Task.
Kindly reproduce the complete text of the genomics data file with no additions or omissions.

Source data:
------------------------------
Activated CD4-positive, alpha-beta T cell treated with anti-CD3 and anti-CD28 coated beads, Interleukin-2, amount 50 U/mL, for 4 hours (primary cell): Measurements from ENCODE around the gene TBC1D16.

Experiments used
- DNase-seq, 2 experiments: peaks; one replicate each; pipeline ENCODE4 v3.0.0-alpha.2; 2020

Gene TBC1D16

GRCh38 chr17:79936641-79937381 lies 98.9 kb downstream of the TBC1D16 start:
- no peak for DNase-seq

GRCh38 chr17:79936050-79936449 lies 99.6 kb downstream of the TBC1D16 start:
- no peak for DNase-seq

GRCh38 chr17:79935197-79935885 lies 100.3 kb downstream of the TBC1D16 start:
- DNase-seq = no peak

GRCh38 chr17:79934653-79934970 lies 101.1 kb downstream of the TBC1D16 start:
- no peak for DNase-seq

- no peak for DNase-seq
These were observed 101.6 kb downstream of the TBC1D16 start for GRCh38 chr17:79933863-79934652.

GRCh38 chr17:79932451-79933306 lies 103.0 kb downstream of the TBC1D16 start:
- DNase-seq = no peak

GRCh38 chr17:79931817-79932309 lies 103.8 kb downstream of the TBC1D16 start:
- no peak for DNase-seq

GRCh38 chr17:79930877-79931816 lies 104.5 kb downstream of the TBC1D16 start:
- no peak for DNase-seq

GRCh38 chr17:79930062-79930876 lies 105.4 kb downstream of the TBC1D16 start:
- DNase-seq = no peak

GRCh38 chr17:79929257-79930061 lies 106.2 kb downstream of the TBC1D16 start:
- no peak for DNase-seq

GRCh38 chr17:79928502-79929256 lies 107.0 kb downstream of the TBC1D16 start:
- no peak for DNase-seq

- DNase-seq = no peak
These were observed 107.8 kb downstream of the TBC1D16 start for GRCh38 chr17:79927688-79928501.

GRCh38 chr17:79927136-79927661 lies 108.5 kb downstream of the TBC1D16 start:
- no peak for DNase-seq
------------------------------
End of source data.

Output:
Activated CD4-positive, alpha-beta T cell treated with anti-CD3 and anti-CD28 coated beads, Interleukin-2, amount 50 U/mL, for 4 hours (primary cell): Measurements from ENCODE around the gene TBC1D16.

Experiments used
- DNase-seq, 2 experiments: peaks; one replicate each; pipeline ENCODE4 v3.0.0-alpha.2; 2020

Gene TBC1D16

GRCh38 chr17:79936641-79937381 lies 98.9 kb downstream of the TBC1D16 start:
- no peak for DNase-seq

GRCh38 chr17:79936050-79936449 lies 99.6 kb downstream of the TBC1D16 start:
- no peak for DNase-seq

GRCh38 chr17:79935197-79935885 lies 100.3 kb downstream of the TBC1D16 start:
- DNase-seq = no peak

GRCh38 chr17:79934653-79934970 lies 101.1 kb downstream of the TBC1D16 start:
- no peak for DNase-seq

- no peak for DNase-seq
These were observed 101.6 kb downstream of the TBC1D16 start for GRCh38 chr17:79933863-79934652.

GRCh38 chr17:79932451-79933306 lies 103.0 kb downstream of the TBC1D16 start:
- DNase-seq = no peak

GRCh38 chr17:79931817-79932309 lies 103.8 kb downstream of the TBC1D16 start:
- no peak for DNase-seq

GRCh38 chr17:79930877-79931816 lies 104.5 kb downstream of the TBC1D16 start:
- no peak for DNase-seq

GRCh38 chr17:79930062-79930876 lies 105.4 kb downstream of the TBC1D16 start:
- DNase-seq = no peak

GRCh38 chr17:79929257-79930061 lies 106.2 kb downstream of the TBC1D16 start:
- no peak for DNase-seq

GRCh38 chr17:79928502-79929256 lies 107.0 kb downstream of the TBC1D16 start:
- no peak for DNase-seq

- DNase-seq = no peak
These were observed 107.8 kb downstream of the TBC1D16 start for GRCh38 chr17:79927688-79928501.

GRCh38 chr17:79927136-79927661 lies 108.5 kb downstream of the TBC1D16 start:
- no peak for DNase-seq